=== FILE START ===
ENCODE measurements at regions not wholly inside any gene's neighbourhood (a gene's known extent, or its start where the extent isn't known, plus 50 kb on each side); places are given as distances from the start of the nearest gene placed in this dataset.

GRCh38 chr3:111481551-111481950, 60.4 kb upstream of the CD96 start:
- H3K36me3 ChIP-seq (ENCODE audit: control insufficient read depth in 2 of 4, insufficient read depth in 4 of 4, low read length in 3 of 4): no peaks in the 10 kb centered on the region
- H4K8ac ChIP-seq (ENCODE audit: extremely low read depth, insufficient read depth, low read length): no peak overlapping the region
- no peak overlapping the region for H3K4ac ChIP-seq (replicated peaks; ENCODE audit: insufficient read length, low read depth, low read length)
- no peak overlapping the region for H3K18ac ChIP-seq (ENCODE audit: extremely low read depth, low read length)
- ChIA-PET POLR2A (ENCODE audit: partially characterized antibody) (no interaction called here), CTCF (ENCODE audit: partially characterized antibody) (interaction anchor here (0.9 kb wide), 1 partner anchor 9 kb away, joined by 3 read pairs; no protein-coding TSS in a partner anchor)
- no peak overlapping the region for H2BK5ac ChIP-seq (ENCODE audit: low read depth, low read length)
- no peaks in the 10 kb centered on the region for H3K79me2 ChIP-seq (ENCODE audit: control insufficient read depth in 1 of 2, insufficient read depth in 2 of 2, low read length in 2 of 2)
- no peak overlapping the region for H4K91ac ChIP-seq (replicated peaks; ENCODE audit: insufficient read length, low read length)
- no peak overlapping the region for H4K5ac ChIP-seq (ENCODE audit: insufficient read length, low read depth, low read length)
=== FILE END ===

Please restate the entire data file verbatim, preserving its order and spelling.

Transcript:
ENCODE measurements at regions not wholly inside any gene's neighbourhood (a gene's known extent, or its start where the extent isn't known, plus 50 kb on each side); places are given as distances from the start of the nearest gene placed in this dataset.

GRCh38 chr3:111481551-111481950, 60.4 kb upstream of the CD96 start:
- H3K36me3 ChIP-seq (ENCODE audit: control insufficient read depth in 2 of 4, insufficient read depth in 4 of 4, low read length in 3 of 4): no peaks in the 10 kb centered on the region
- H4K8ac ChIP-seq (ENCODE audit: extremely low read depth, insufficient read depth, low read length): no peak overlapping the region
- no peak overlapping the region for H3K4ac ChIP-seq (replicated peaks; ENCODE audit: insufficient read length, low read depth, low read length)
- no peak overlapping the region for H3K18ac ChIP-seq (ENCODE audit: extremely low read depth, low read length)
- ChIA-PET POLR2A (ENCODE audit: partially characterized antibody) (no interaction called here), CTCF (ENCODE audit: partially characterized antibody) (interaction anchor here (0.9 kb wide), 1 partner anchor 9 kb away, joined by 3 read pairs; no protein-coding TSS in a partner anchor)
- no peak overlapping the region for H2BK5ac ChIP-seq (ENCODE audit: low read depth, low read length)
- no peaks in the 10 kb centered on the region for H3K79me2 ChIP-seq (ENCODE audit: control insufficient read depth in 1 of 2, insufficient read depth in 2 of 2, low read length in 2 of 2)
- no peak overlapping the region for H4K91ac ChIP-seq (replicated peaks; ENCODE audit: insufficient read length, low read length)
- no peak overlapping the region for H4K5ac ChIP-seq (ENCODE audit: insufficient read length, low read depth, low read length)